Essentially, the Lebanese political elite is saying it’s either us or chaos.
Unfortunately, Macron has bought into this mentality. Instead of supporting an independent figure such as International Court of Justice Judge Nawaf Salam—popular with the protest movement—the French leader readily accepted the Lebanese choice on the grounds that Adib has parliamentary support. He even chastised the Lebanese opposition for not forming parties and presenting candidates, but this contradicts facts on the ground. In the last municipal and legislative elections, civil society organizations did field candidates in attempts to challenge ruling parties—albeit unsuccessfully. However, Macron cannot expect new political parties to easily oust a ruling class that has been politically entrenched for decades. Even Lebanon’s last government claimed to be technocratic in an effort to appease a disgruntled public and the IMF, but, in reality, it was composed of advisors to Lebanon’s political bosses—showing the resiliency of the sectarian system.
Not all hope is lost, though. Lebanese civil society can point to small, notable victories, including independent figure Melhem Khalaf being elected as the head of the Beirut Bar Association. The October 2019 protests also managed to disrupt most of the country and caused Prime Minister Saad Hariri to resign.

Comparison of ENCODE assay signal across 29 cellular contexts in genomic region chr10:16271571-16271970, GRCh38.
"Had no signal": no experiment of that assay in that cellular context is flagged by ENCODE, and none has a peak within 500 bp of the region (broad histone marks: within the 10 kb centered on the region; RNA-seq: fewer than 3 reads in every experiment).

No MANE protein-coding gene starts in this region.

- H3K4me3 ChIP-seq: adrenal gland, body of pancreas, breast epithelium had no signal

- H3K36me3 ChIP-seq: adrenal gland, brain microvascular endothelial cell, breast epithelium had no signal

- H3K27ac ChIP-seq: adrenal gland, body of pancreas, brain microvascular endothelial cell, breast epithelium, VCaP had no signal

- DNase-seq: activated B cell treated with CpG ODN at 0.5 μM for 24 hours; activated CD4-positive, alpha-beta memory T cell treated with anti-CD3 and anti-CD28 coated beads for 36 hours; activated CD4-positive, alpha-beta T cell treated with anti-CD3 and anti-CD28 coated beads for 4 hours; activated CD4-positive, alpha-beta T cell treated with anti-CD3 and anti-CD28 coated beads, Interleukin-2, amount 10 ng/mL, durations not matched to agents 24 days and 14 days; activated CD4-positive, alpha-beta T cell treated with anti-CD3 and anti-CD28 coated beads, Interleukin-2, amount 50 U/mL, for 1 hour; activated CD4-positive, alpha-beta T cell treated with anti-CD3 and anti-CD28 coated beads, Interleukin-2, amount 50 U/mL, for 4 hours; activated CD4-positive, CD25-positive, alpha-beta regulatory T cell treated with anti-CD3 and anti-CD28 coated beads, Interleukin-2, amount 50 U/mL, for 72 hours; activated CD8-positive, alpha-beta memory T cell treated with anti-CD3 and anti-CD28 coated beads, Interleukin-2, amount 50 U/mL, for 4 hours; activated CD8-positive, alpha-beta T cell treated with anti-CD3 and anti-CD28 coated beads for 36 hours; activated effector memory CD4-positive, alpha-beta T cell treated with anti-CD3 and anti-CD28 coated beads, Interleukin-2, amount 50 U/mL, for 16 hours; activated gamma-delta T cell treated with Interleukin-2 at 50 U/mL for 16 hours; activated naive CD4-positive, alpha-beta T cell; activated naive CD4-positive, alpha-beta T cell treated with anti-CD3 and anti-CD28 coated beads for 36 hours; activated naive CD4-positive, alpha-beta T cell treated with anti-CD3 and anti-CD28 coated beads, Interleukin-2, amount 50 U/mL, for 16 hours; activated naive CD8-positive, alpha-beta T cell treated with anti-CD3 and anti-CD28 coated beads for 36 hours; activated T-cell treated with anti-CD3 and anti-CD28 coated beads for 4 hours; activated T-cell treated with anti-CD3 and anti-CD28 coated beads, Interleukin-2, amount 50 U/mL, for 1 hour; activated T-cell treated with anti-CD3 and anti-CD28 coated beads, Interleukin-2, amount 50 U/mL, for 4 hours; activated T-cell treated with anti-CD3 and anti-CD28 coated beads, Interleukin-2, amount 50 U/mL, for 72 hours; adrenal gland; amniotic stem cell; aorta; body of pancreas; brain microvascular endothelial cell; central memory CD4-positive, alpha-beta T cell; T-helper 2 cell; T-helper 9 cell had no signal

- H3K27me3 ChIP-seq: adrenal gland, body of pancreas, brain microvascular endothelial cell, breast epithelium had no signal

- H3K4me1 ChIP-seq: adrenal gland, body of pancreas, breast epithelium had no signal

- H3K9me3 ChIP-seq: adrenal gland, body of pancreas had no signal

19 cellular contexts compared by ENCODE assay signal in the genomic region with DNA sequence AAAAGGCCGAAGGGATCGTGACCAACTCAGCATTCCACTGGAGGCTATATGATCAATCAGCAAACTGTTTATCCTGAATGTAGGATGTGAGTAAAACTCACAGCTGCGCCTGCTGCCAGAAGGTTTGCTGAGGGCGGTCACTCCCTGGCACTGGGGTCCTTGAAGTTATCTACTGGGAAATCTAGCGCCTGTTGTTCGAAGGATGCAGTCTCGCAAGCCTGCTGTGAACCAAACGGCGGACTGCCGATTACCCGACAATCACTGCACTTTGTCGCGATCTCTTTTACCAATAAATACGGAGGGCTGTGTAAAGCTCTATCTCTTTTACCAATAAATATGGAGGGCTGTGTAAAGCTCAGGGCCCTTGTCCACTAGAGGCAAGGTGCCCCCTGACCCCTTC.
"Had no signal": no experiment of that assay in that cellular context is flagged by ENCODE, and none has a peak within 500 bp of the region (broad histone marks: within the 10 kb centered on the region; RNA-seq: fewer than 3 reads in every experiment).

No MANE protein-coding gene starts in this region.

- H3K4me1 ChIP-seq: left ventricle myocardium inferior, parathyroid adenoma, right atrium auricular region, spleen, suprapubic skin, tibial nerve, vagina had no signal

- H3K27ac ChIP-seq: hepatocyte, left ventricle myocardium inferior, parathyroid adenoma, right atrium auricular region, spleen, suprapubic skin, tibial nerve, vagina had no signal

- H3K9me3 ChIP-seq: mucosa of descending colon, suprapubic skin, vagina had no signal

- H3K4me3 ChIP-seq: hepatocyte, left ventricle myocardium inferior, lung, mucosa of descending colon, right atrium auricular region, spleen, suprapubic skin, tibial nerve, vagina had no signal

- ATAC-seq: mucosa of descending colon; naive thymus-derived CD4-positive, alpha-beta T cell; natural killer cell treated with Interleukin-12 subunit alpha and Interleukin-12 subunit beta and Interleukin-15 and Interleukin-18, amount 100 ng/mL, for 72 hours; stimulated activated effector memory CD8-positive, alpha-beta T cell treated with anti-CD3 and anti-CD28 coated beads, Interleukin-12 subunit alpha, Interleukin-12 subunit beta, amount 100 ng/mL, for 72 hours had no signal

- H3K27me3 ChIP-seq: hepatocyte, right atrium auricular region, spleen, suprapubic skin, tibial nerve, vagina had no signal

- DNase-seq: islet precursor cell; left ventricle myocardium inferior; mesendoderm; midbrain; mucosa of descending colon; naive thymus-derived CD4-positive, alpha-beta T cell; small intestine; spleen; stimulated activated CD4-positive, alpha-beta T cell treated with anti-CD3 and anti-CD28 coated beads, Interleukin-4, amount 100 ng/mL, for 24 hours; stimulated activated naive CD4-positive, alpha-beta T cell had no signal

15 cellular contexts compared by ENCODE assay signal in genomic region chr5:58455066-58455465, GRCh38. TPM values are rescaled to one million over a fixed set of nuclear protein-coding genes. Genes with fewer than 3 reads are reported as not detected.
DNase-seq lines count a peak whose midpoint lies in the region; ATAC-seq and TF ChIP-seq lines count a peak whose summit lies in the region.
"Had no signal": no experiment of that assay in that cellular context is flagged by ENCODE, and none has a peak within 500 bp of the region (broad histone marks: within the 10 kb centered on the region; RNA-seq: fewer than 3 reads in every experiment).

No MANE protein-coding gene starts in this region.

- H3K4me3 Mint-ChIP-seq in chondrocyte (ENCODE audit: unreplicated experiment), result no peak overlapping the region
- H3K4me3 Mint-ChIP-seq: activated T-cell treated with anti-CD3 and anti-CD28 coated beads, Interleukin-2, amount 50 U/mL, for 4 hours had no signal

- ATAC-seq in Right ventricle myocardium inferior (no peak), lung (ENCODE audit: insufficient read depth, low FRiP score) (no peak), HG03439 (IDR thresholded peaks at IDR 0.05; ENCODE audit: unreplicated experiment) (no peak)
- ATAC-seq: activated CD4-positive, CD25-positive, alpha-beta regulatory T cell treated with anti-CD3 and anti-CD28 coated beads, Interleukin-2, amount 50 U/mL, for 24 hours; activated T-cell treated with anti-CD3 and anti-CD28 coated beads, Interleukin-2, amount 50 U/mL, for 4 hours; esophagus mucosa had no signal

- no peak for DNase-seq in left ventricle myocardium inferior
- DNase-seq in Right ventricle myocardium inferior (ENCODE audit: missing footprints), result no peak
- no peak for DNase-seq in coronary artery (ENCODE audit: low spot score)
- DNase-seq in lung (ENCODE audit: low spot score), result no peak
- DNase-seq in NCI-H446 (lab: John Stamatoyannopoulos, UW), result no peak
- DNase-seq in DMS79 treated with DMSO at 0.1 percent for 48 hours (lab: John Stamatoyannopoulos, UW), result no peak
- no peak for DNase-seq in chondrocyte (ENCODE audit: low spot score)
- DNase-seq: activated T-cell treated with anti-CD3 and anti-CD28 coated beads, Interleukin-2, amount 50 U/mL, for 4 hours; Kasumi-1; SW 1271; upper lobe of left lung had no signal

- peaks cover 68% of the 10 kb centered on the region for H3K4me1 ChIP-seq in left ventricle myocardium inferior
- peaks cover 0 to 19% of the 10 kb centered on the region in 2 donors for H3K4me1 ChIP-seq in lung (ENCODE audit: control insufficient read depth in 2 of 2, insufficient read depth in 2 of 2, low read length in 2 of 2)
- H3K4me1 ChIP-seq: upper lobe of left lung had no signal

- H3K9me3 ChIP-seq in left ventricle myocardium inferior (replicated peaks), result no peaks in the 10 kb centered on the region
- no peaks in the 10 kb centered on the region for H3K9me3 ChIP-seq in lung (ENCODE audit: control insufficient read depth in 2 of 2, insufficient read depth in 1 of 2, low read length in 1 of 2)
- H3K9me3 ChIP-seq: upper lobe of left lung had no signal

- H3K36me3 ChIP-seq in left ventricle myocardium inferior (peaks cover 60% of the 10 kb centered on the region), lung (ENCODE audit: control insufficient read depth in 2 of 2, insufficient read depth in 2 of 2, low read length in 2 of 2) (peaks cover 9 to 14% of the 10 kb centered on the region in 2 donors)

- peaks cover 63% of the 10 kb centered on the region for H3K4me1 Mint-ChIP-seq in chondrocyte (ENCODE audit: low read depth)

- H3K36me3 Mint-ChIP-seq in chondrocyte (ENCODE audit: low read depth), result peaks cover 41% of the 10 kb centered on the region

If Macron truly wants to pitch a new political contract for the country, he must work with independent figures and civil society groups capable of drafting a new election law and making effective changes to the public and financial sectors. Lebanese leaders have shown that they wish to perpetuate the same system with only minor adjustments to keep their seats of power. They are also resorting to oppressive measures to stifle any opposition by placing Beirut under military rule and using tear gas, rubber bullets, and occasionally live ammunition, which has left 700 people injured. Due to this reality, Macron must use his leverage to create space for new voices that are not inclined to perpetuate the same corrupt system if he is serious about facilitating a new political contract for Lebanon.
Paul Gadalla is a former Beirut-based journalist who also worked in communications at the Carnegie Middle East Center in Lebanon. Follow him on Twitter: @BoulosinDC.
MENASource Sep 10, 2020